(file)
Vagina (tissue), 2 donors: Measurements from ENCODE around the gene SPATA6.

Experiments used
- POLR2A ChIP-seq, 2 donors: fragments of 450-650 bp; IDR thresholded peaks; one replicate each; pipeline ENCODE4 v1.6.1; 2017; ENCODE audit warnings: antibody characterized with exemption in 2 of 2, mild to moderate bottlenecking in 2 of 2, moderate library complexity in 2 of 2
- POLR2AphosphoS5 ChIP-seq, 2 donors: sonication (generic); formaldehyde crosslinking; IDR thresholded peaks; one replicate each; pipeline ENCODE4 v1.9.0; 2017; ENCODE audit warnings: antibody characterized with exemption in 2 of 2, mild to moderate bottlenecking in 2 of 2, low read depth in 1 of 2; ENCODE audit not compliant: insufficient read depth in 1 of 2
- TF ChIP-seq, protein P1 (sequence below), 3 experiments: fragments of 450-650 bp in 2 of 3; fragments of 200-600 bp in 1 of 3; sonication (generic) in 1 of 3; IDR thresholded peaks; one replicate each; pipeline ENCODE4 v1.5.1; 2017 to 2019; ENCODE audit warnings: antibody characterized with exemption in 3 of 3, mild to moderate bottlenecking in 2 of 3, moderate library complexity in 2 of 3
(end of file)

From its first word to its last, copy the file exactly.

Vagina (tissue), 2 donors: Measurements from ENCODE around the gene SPATA6.

Experiments used
- POLR2A ChIP-seq, 2 donors: fragments of 450-650 bp; IDR thresholded peaks; one replicate each; pipeline ENCODE4 v1.6.1; 2017; ENCODE audit warnings: antibody characterized with exemption in 2 of 2, mild to moderate bottlenecking in 2 of 2, moderate library complexity in 2 of 2
- POLR2AphosphoS5 ChIP-seq, 2 donors: sonication (generic); formaldehyde crosslinking; IDR thresholded peaks; one replicate each; pipeline ENCODE4 v1.9.0; 2017; ENCODE audit warnings: antibody characterized with exemption in 2 of 2, mild to moderate bottlenecking in 2 of 2, low read depth in 1 of 2; ENCODE audit not compliant: insufficient read depth in 1 of 2
- TF ChIP-seq, protein P1 (sequence below), 3 experiments: fragments of 450-650 bp in 2 of 3; fragments of 200-600 bp in 1 of 3; sonication (generic) in 1 of 3; IDR thresholded peaks; one replicate each; pipeline ENCODE4 v1.5.1; 2017 to 2019; ENCODE audit warnings: antibody characterized with exemption in 3 of 3, mild to moderate bottlenecking in 2 of 3, moderate library complexity in 2 of 3